Together these two independent firms conducted the investigation, which included:

  • 1,750 Interviews with Siemens employees and other individuals;
  • 800 informational briefings with employees to obtain background information;
  • 82 million documents electronically searched to identify potentially relevant material
  • 14 million documents reviewed
  • 38 million financial transactions analyzed; and
  • 10 million bank accounts reviewed.

It has been reported that the internal investigation cost Siemens around €550 million euros, with €204 million going to Debevoise and €349 million going to Deloitte. What is even more shocking is that the €550 million euro investigation fee was in addition to the €1 billion euro fine and penalty subsequently imposed by the DOJ and German authorities, as a result of Siemens past corrupt practices.

Siemens is not alone in the high cost of internal investigations and/or fines and penalties.  We have recently read filings from other companies in the midst of internal investigations who have disclosed some of the internal investigation costs:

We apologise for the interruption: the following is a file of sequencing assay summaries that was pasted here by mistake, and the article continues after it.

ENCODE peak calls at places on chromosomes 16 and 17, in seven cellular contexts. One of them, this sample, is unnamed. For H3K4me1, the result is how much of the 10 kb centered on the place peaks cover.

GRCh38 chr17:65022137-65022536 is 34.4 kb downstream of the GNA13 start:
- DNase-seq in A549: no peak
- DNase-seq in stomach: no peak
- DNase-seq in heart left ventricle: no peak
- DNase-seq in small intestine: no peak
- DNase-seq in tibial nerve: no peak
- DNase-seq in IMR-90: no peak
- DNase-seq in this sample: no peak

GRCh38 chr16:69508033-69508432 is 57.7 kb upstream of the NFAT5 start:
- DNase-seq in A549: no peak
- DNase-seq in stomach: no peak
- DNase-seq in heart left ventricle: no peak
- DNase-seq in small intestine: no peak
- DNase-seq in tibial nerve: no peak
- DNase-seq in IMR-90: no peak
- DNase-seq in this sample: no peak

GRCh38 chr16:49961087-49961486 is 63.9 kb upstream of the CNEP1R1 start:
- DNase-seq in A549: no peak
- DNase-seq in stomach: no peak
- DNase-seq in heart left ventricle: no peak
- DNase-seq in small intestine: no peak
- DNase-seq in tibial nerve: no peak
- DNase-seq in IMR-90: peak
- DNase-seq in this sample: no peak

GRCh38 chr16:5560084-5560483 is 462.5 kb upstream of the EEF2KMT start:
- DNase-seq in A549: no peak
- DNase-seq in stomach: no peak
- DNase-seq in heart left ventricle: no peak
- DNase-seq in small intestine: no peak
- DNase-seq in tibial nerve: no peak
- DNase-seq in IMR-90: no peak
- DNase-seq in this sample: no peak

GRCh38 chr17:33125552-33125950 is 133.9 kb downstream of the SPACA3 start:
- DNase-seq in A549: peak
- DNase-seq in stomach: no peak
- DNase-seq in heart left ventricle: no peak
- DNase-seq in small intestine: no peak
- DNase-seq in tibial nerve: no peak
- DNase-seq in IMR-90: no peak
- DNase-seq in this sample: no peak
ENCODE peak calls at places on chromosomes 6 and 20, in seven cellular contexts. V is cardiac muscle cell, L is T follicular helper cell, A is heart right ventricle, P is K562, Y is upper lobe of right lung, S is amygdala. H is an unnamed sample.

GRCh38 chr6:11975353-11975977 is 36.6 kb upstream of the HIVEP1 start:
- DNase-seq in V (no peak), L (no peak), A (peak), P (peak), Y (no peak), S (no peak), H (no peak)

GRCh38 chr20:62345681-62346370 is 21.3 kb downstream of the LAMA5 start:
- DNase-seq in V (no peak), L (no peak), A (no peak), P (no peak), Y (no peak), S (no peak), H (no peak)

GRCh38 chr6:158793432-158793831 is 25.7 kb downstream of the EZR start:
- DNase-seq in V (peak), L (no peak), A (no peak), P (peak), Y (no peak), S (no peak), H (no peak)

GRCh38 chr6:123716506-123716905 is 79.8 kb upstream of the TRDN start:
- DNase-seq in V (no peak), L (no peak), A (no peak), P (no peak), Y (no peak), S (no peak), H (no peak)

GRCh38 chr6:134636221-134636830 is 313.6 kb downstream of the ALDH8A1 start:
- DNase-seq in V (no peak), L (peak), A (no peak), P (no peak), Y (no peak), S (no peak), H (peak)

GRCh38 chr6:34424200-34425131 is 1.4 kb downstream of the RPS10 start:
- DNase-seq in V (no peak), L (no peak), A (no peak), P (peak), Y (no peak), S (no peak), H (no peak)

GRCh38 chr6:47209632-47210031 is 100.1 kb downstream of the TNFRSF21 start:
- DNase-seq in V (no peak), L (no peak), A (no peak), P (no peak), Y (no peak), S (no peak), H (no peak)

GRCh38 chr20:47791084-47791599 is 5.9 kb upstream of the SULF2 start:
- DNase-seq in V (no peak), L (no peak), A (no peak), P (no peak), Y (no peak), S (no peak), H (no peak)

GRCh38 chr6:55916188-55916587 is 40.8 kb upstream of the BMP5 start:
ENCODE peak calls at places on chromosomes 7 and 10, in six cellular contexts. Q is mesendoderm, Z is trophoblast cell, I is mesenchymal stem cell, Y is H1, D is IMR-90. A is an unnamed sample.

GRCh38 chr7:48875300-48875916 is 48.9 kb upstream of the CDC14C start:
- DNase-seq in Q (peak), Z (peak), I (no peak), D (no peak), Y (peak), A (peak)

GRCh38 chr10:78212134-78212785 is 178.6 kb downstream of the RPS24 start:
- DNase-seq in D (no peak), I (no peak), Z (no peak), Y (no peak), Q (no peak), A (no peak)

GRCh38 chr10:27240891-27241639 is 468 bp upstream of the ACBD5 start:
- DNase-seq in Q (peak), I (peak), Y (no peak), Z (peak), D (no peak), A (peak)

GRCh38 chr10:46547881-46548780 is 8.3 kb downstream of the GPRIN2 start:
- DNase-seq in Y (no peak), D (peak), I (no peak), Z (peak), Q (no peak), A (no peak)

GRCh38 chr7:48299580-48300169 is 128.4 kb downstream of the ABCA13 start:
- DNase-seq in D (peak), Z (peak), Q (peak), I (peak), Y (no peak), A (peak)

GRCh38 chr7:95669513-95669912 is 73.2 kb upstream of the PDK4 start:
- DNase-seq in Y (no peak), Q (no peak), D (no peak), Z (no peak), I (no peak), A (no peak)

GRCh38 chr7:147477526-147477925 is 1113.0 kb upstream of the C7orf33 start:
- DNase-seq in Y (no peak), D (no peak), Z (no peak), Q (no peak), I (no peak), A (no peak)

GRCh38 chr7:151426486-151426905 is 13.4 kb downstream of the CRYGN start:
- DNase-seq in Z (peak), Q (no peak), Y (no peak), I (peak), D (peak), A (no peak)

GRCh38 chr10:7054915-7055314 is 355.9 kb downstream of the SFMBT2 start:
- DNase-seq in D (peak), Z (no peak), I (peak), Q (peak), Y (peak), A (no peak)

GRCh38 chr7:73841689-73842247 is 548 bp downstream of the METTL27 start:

•  Avon: The internal investigation is in its fifth year.  The reported internal investigation costs are approximately $280 million dollars!
  • Weatherford: The internal investigation is in its sixth year.  The reported internal investigation costs are approximately $125 million dollars!
  • Wal-Mart:  The internal investigation for Wal-Mart has not yet reached the one year mark- but the reported internal investigation costs are already $51 million dollars!

These are only the internal investigation costs.  We don’t know if there will be any fines or penalties imposed upon these organizations.  But can you imagine if your company had to pay millions and millions of dollars for the investigation and then get hit with fines and penalties in the range that we have seen in the last few years?